The unaccredited note investor may have fewer options, but he/she can still get involved. Of course they can invest in nonperforming and performing loans, but another twist is that they can broker loans or joint venture with a few other investors. My one friend, who initially didn’t have much capital, just mastered the collections side of the business, and now he partners with folks who have the capital to put up.
Levels of Commitment and Risk Tolerance
Commitment level to the business is also a big factor. How many of us know someone who says they want to do real estate or note investing, but they just never do it. I think some of this stems, also, from one's level of risk tolerance. Although, personally, I invest in many types of notes and mortgages, my company's specialty has been second mortgages for the last several years. People often tell me that they think it's very risky, to which I respond, "Really, I think investing in first mortgages is more risky." Then they ask me why, and I say, "Because they have a higher price point, less upside potential, and all of your risk is in one basket (or fewer baskets)." To make my point even clearer, recently, I invested in a third mortgage. And yes, it sounds nuts, but it was for a buddy's short term, commercial deal that had a boatload of both equity and cash flow. It’s all relative and greatly depends on one’s ability to mitigate risk.
Investment Goals and Business Model
I also ask new investors what their investment goals are or what their business model is, but it could be as casual as asking, “What can note investing do for you?” This often helps me, as well as the investors, develop an understanding of what they’re looking for. Everyone’s priorities are different. For example, someone who’s been investing in residential or commercial real estate may be tired of properties and tenants. This person may be less interested in dealing with a homeowner and more interested in investing in a fund. For a new investor, understanding your goals is crucial, whether you’re working to build short-term wealth, long-term wealth, retirement money, or legacy. For example, I have different investment goals for the different ways that I invest. I invest in a note company, I invest in a fund that does notes, and I invest in notes myself. I invest regular and IRA money in these three things.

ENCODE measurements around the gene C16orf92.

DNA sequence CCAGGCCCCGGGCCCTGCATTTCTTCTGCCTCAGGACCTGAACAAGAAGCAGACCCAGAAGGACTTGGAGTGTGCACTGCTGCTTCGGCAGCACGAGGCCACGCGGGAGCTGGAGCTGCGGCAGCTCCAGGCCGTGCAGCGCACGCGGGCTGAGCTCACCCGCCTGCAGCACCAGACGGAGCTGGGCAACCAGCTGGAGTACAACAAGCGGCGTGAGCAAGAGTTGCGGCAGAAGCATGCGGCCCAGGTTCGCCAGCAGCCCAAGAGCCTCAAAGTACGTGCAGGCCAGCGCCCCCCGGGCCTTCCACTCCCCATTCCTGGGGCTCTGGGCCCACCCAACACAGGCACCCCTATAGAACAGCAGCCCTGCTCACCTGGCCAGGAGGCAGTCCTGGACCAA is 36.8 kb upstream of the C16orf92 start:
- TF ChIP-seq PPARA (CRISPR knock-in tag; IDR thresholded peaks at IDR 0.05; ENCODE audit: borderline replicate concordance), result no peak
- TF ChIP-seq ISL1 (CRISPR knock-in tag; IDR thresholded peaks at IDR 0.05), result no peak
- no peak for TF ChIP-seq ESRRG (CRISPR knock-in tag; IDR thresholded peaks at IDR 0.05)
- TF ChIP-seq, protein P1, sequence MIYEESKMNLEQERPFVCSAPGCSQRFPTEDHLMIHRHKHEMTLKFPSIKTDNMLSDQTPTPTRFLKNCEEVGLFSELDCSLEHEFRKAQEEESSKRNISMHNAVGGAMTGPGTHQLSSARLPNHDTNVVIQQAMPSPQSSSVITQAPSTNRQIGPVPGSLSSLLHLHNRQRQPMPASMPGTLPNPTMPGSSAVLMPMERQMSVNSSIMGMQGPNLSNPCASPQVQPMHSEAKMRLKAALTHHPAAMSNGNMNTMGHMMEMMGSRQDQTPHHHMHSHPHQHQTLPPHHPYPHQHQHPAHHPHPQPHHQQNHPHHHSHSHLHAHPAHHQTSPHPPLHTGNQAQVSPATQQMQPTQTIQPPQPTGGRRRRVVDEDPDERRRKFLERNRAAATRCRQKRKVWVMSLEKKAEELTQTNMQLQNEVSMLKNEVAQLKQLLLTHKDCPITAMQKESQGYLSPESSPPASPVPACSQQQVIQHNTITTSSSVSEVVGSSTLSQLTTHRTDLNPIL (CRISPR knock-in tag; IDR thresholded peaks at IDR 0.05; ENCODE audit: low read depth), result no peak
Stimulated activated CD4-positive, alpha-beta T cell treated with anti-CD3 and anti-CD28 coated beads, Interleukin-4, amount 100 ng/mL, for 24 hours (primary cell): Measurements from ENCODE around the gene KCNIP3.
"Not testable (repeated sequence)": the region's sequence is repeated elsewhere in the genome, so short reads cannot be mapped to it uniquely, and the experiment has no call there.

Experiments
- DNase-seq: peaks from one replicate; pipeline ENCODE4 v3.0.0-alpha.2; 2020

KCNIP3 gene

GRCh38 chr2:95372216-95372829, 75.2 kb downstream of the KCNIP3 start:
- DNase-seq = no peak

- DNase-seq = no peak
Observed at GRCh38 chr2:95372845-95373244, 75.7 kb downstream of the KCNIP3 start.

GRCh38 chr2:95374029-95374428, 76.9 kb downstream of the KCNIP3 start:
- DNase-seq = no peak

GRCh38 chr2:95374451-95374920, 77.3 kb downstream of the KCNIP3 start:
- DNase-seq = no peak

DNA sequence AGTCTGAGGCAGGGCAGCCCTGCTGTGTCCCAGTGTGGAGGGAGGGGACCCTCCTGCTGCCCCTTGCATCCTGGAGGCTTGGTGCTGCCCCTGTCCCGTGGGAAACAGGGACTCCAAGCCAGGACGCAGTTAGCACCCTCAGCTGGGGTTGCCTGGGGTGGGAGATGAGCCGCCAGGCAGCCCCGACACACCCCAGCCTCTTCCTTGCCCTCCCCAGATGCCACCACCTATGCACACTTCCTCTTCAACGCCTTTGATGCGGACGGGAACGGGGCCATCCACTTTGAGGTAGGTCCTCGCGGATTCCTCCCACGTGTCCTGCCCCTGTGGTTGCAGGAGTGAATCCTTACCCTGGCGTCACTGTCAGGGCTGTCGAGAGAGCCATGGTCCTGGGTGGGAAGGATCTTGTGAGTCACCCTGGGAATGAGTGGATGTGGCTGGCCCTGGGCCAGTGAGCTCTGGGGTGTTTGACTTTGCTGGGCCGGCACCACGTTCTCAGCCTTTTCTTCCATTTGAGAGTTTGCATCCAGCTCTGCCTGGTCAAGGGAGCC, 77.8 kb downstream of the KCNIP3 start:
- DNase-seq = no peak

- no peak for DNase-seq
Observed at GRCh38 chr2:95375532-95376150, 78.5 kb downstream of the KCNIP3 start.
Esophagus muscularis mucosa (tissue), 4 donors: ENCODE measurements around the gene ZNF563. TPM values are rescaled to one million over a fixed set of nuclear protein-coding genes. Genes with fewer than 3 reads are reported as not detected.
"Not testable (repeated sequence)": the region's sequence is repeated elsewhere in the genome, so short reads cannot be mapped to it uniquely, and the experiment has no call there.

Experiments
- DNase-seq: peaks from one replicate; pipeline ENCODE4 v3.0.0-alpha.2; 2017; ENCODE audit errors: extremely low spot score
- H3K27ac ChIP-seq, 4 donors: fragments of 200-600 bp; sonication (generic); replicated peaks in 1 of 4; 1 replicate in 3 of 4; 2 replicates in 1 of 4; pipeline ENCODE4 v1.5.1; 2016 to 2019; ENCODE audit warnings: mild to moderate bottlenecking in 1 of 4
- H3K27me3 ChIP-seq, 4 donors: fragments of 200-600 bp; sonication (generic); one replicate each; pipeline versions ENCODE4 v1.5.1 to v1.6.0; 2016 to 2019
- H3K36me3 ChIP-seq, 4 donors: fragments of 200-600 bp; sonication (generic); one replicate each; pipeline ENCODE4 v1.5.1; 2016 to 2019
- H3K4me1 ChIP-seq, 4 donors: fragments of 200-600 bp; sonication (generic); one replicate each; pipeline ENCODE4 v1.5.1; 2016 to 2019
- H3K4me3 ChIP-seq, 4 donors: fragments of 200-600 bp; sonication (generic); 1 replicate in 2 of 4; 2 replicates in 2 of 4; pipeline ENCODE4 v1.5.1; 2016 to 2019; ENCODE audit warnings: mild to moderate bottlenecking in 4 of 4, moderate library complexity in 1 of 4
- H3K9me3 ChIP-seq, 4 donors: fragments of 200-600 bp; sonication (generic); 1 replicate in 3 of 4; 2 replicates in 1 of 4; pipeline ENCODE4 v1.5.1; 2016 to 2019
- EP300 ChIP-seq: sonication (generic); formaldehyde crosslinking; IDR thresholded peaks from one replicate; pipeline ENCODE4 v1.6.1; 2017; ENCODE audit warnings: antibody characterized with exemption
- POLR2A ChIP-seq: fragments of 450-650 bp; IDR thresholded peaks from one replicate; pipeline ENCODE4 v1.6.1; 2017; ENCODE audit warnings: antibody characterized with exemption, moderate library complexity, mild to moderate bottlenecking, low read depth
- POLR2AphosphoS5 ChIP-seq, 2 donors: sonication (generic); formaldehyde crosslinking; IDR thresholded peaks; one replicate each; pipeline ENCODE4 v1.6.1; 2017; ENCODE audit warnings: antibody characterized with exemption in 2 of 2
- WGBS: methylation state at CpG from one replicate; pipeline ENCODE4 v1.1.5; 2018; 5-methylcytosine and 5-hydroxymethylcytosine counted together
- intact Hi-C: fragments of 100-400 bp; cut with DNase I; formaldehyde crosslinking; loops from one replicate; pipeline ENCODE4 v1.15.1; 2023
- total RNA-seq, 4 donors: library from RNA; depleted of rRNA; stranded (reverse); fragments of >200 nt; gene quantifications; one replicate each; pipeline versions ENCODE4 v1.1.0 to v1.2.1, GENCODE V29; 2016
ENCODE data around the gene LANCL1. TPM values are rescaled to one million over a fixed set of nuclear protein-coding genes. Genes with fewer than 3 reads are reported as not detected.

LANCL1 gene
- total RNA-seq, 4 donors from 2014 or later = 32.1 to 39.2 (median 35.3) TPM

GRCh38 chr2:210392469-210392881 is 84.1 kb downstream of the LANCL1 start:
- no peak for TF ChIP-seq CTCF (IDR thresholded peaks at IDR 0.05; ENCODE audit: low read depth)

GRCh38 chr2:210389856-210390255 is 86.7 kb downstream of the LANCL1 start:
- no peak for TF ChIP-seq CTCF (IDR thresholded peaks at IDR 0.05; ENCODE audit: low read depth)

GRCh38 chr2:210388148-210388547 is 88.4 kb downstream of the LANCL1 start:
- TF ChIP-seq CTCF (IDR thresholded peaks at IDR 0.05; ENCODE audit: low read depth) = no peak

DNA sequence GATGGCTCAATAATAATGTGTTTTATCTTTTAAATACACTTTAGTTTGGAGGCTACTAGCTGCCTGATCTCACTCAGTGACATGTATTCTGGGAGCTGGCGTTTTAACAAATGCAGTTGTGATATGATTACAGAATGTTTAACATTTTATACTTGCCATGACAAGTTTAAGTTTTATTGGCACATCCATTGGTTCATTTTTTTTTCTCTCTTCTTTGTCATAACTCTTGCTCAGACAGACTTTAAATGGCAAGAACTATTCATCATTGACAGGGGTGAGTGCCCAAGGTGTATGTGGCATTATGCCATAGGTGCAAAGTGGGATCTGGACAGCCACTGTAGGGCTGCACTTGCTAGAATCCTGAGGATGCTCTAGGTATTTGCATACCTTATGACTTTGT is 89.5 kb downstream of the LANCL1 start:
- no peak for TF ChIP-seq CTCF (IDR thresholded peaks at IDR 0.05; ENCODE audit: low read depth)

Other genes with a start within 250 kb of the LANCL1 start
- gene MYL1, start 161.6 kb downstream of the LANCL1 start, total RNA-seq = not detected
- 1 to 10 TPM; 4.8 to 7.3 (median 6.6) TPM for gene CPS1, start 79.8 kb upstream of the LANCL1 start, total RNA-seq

I hope this article is, at least, a step in the right direction for new investors, who are trying to understand their own investing style and goals. I encourage you to learn as much as you can, in order to make the best investment decisions for you. After all, what’s best for one investor is not always what’s best for another. Are you respected, and are you allowed the responsibility to manage your own investments?
Also, I encourage those who advise potential investors to treat them as you would’ve wanted to be treated when you were starting out. Let’s not just throw them a fish.
Photo Credit: Todd Lappin